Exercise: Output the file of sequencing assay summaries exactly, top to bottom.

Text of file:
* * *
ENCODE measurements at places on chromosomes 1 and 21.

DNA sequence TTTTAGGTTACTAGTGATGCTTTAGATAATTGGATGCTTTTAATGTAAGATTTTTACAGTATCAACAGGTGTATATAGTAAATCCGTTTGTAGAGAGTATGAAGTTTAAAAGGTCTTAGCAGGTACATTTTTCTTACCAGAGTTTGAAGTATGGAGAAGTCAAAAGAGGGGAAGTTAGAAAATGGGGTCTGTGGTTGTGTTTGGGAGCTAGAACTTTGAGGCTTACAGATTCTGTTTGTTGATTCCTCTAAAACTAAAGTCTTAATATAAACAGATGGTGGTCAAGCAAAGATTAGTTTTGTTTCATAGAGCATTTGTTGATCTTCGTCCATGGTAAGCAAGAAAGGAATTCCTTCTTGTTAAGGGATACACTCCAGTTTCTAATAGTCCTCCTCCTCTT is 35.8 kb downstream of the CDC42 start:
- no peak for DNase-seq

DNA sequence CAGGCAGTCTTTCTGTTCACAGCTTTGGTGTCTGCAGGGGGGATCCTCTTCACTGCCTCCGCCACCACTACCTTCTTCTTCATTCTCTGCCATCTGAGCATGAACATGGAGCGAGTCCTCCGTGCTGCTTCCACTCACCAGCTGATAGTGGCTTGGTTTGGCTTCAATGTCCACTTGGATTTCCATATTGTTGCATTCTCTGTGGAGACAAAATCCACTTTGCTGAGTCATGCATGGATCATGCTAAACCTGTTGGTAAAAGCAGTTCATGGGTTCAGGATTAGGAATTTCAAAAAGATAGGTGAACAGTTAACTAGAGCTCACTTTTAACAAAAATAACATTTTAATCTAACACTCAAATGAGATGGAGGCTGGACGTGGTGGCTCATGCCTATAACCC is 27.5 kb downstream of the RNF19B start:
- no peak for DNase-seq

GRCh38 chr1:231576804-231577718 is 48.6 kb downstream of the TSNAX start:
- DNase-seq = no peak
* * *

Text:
ENCODE measurements at places on chromosomes 1 and 21.

DNA sequence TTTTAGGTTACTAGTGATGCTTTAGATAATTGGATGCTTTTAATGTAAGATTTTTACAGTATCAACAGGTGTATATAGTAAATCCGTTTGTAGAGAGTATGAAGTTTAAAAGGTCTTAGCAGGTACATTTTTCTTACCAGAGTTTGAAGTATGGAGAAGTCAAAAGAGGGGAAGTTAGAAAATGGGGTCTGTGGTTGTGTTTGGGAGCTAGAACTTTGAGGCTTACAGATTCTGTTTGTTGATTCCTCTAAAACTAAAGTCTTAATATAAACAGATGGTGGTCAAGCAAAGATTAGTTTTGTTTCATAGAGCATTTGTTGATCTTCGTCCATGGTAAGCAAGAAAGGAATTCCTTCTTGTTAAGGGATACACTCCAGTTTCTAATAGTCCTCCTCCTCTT is 35.8 kb downstream of the CDC42 start:
- no peak for DNase-seq

DNA sequence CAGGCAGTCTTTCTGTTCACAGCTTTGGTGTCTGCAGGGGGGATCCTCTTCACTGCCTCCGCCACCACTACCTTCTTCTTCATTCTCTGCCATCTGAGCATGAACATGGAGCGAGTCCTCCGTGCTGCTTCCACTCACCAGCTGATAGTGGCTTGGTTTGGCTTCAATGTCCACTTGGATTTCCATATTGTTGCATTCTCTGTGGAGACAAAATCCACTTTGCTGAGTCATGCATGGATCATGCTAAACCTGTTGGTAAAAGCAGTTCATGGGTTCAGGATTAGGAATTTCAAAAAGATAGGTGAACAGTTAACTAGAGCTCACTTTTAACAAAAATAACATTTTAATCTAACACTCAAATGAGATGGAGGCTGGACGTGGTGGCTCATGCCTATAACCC is 27.5 kb downstream of the RNF19B start:
- no peak for DNase-seq

GRCh38 chr1:231576804-231577718 is 48.6 kb downstream of the TSNAX start:
- DNase-seq = no peak